(3) The Court agreed that G.S.14-51.4 must be read to require a nexus between the defendant’s use of force and felony conduct used to disqualify the defendant from use of defensive force. A strict interpretation of this statute would lead to absurd and unjust results and would also contract the common law right to self-defense. “[A]bsent a causal nexus requirement, each individual [committing a felony not related to the need for defensive force] would be required to choose between submitting to an attacker and submitting to a subsequent criminal conviction.” McLymore Slip op. at 18. The Court also noted that a broad interpretation of the felony disqualifier may violate the North Carolina Constitution’s protections for life and liberty. N.C. Const. art. I, sec. 1. The Court therefore held that the State has the burden to demonstrate a connection between the disqualifying felony conduct and the need for the use of force, and the jury must be instructed on that requirement. Crump and other decisions to the contrary were expressly overruled. In the Court’s words:

[W]e hold that in order to disqualify a defendant from justifying the use of force as self-defense pursuant to N.C.G.S. § 14-51.4(1), the State must prove the existence of an immediate causal nexus between the defendant’s disqualifying conduct and the confrontation during which the defendant used force. The State must introduce evidence that ‘but for the defendant’ attempting to commit, committing, or escaping after the commission of a felony, ‘the confrontation resulting in injury to the victim would not have occurred.’ McLymore Slip op. at 20.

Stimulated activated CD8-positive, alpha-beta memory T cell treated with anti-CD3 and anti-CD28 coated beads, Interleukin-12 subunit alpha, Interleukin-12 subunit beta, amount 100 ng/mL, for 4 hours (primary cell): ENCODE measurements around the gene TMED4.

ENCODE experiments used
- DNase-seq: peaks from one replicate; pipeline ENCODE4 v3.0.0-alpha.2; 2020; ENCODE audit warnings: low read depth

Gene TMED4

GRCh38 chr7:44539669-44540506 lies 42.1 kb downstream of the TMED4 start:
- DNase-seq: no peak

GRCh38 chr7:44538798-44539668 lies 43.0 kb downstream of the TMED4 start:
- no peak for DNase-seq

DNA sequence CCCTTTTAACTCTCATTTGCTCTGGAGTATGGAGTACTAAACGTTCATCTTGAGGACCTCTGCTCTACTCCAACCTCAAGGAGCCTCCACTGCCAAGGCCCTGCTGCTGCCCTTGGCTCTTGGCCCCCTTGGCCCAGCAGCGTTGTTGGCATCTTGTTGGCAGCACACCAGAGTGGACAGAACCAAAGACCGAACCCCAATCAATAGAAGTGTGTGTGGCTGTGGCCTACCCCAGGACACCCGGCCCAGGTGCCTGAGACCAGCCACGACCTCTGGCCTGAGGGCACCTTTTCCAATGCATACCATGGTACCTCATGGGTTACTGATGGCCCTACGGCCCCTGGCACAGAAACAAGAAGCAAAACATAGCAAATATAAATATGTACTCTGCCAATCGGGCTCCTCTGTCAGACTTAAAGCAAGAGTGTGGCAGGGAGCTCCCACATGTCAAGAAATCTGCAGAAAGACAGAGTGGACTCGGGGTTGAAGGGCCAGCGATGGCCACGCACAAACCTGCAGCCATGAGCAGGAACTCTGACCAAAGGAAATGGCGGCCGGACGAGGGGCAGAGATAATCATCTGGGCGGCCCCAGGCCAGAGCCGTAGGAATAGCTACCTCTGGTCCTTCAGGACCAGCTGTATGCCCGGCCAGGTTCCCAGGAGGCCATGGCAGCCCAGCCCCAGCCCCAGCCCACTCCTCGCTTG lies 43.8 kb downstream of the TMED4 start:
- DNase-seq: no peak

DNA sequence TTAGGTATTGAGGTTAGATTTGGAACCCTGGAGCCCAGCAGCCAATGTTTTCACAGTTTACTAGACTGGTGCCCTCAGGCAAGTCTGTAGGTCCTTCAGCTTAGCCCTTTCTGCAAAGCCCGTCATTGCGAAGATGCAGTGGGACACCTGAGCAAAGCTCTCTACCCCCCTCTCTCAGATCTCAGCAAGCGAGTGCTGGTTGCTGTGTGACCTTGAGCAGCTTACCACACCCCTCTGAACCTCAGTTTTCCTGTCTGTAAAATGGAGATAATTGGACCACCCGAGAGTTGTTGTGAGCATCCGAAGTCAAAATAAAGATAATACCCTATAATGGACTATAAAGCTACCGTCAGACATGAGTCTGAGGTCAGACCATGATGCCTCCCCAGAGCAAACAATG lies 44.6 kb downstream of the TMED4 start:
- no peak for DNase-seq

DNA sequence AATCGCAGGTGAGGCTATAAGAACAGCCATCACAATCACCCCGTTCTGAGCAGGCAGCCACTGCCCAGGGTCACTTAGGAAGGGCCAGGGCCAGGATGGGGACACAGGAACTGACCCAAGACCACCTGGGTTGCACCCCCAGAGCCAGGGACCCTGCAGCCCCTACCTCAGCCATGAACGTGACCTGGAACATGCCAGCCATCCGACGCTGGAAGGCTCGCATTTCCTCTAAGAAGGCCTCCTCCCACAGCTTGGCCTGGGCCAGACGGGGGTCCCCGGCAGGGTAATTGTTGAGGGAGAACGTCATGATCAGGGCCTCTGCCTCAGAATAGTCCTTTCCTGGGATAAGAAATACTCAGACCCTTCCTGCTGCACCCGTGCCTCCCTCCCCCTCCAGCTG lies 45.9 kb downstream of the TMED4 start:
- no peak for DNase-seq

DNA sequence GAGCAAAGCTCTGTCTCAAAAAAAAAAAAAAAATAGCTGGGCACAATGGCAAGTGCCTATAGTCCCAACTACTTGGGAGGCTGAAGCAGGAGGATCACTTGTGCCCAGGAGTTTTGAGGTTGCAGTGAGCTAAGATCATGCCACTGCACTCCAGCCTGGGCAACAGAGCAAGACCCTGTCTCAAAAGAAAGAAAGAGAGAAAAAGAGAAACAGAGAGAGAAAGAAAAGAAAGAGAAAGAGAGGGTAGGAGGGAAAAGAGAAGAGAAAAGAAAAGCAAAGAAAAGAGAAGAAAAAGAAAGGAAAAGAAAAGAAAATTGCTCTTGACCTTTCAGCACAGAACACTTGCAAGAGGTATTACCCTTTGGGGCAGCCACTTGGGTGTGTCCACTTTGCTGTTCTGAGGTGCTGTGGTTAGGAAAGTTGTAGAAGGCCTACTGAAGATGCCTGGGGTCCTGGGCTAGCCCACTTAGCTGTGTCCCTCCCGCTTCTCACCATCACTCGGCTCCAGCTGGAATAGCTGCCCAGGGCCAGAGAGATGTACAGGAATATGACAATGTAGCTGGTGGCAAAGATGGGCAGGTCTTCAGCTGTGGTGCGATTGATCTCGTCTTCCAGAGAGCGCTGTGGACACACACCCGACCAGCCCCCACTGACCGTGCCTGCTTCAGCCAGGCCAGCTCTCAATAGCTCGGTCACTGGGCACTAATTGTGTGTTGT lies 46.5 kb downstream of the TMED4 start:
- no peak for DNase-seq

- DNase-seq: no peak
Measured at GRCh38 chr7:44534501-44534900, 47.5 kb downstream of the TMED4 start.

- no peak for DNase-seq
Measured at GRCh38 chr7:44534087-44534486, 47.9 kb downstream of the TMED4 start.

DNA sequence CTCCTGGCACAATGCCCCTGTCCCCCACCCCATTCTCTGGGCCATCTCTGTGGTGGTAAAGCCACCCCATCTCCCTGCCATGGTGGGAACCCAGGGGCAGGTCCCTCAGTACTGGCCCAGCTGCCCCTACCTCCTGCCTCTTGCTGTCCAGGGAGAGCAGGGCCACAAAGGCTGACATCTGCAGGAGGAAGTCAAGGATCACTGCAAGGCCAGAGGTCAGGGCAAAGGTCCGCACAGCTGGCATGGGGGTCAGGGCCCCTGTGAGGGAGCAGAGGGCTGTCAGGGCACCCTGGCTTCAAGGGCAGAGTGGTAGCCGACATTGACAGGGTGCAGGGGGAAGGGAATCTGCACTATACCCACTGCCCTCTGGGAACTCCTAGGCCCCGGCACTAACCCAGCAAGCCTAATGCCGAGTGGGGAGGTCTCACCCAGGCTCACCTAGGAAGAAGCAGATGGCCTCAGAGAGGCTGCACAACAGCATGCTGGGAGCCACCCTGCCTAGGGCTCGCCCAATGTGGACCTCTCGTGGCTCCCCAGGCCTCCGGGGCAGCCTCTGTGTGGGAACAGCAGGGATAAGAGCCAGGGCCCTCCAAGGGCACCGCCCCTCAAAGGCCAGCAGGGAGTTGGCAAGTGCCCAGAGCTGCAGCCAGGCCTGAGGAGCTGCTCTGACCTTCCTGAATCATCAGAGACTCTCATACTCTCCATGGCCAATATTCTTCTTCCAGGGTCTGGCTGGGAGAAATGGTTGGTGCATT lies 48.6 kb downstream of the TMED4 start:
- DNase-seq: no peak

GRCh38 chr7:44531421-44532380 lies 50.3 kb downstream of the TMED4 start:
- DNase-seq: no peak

(4) Though the trial court’s instructions on the felony disqualification were erroneous, this error did not prejudice the defendant under the facts of the case. The jury convicted the defendant of armed robbery based on his theft of the victim’s car immediately after the murder. This necessarily showed that the jury found the defendant was committing or escaping from the commission of a felony related to his need to use force. According to the court:

Based upon the outcome of McLymore’s trial, it is indisputable that there existed an immediate causal nexus between his felonious conduct and the confrontation during which he used assertedly defensive force, and the felony disqualifier applies to bar his claim of self-defense. Id. at 23.

However, the Court rejected the State’s argument that the defendant would be categorically barred from self-defense with a firearm due to this status as a convicted felon. The defendant was not charged with possession of firearm by felon in the case and had no opportunity to defend against that charge. Additionally, the jury was not instructed on a causal connection between the defendant’s mere possession of the firearm and his need for use of force. According to the Court:

To accept the State’s argument on this ground would be to effectively hold that all individuals with a prior felony conviction are forever barred from using a firearm in self-defense under any circumstances. This would be absurd. Id. at 22.

The Court of Appeals was therefore modified and affirmed. Chief Justice Newby wrote separately to concur in result only, joined by Justice Barringer. They would have found that the causal nexus argument was not preserved and should have not been considered. Alternatively, they would have ruled that the felony disqualification does not require a causal nexus.